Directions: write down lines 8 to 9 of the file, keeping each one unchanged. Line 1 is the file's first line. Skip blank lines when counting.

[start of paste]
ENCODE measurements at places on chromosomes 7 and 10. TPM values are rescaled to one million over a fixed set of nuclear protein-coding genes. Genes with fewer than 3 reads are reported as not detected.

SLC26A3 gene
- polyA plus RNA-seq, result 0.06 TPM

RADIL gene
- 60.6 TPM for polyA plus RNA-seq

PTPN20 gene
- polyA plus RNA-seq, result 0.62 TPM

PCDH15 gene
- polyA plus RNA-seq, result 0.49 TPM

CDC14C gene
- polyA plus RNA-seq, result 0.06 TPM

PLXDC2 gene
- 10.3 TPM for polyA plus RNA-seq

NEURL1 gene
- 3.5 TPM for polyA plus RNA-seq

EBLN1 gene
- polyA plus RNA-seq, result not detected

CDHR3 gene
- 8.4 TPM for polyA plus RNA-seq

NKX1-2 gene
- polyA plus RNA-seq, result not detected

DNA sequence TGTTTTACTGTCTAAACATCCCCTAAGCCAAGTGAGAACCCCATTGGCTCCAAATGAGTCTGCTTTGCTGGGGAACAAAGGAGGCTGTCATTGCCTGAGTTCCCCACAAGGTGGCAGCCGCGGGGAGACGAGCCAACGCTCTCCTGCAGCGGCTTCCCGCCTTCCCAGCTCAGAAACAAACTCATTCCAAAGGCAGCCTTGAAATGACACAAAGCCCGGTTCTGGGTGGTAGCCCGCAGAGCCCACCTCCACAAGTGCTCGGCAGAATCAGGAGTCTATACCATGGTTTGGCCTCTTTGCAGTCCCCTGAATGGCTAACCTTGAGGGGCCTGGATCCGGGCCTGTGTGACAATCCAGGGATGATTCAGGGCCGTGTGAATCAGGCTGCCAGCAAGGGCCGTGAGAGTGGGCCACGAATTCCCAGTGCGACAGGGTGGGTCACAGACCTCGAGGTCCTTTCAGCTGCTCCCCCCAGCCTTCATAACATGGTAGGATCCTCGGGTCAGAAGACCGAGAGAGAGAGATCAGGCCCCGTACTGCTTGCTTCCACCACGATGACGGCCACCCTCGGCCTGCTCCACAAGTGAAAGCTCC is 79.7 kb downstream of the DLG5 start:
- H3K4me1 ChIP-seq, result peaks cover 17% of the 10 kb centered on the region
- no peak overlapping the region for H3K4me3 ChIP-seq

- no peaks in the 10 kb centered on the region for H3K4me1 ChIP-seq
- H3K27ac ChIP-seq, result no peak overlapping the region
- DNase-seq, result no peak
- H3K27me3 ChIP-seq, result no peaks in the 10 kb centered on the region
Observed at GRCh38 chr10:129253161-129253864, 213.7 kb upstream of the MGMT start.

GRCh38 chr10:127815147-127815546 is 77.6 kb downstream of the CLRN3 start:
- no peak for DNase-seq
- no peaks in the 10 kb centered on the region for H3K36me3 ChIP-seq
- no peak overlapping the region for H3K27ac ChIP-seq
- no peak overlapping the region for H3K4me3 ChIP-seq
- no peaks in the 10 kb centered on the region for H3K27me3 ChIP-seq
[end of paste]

PCDH15 gene
- polyA plus RNA-seq, result 0.49 TPM